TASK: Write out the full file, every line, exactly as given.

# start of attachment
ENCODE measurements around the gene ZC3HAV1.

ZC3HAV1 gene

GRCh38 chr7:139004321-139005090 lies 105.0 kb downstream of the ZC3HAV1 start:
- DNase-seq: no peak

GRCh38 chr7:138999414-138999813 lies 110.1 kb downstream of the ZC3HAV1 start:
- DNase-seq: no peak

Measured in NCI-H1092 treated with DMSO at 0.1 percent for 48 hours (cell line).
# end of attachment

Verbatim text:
ENCODE measurements around the gene ZC3HAV1.

ZC3HAV1 gene

GRCh38 chr7:139004321-139005090 lies 105.0 kb downstream of the ZC3HAV1 start:
- DNase-seq: no peak

GRCh38 chr7:138999414-138999813 lies 110.1 kb downstream of the ZC3HAV1 start:
- DNase-seq: no peak

Measured in NCI-H1092 treated with DMSO at 0.1 percent for 48 hours (cell line).